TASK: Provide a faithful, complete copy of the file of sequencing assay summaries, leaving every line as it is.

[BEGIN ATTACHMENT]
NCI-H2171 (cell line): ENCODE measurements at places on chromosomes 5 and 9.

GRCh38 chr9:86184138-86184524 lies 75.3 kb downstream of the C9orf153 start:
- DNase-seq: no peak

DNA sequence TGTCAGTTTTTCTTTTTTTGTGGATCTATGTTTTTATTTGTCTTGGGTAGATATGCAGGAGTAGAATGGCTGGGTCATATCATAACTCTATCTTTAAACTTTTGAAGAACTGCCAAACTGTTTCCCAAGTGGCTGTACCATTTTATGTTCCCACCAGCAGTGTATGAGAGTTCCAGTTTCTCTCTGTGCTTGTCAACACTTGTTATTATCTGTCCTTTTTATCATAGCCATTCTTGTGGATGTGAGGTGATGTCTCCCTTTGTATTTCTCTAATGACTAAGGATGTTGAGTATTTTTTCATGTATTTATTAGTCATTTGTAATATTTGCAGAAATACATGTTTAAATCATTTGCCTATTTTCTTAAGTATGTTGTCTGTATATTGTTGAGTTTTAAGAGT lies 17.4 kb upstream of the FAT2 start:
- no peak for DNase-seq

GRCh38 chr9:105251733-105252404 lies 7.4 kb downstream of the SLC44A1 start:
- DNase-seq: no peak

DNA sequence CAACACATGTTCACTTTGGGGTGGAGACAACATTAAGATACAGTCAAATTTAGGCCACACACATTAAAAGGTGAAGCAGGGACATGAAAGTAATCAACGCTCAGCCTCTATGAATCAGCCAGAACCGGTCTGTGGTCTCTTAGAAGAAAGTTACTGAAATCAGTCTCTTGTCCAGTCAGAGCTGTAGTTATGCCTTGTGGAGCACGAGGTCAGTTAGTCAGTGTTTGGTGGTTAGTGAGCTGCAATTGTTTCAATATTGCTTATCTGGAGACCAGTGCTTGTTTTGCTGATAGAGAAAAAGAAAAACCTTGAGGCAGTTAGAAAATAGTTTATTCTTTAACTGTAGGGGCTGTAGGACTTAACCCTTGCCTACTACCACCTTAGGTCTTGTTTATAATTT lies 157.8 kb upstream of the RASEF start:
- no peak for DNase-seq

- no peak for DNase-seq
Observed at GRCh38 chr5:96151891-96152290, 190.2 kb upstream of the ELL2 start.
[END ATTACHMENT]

NCI-H2171 (cell line): ENCODE measurements at places on chromosomes 5 and 9.

GRCh38 chr9:86184138-86184524 lies 75.3 kb downstream of the C9orf153 start:
- DNase-seq: no peak

DNA sequence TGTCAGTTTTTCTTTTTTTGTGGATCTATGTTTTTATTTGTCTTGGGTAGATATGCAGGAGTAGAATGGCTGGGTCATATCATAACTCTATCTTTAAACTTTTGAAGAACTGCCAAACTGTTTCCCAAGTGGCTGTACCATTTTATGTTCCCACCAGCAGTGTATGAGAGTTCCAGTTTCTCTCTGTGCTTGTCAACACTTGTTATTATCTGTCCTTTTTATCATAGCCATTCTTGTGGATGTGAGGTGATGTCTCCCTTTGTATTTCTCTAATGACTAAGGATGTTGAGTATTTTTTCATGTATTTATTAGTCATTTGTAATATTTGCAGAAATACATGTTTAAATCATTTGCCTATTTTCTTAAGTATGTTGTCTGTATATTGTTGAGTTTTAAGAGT lies 17.4 kb upstream of the FAT2 start:
- no peak for DNase-seq

GRCh38 chr9:105251733-105252404 lies 7.4 kb downstream of the SLC44A1 start:
- DNase-seq: no peak

DNA sequence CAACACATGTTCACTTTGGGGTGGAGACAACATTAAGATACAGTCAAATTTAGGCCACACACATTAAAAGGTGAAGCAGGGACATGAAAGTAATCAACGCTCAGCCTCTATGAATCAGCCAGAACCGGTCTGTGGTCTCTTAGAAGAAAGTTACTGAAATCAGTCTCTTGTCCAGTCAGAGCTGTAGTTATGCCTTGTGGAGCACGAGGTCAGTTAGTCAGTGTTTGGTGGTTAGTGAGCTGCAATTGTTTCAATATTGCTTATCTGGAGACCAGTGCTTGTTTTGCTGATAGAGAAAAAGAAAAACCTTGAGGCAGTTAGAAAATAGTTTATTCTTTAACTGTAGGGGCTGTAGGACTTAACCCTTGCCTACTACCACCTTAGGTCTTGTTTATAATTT lies 157.8 kb upstream of the RASEF start:
- no peak for DNase-seq

- no peak for DNase-seq
Observed at GRCh38 chr5:96151891-96152290, 190.2 kb upstream of the ELL2 start.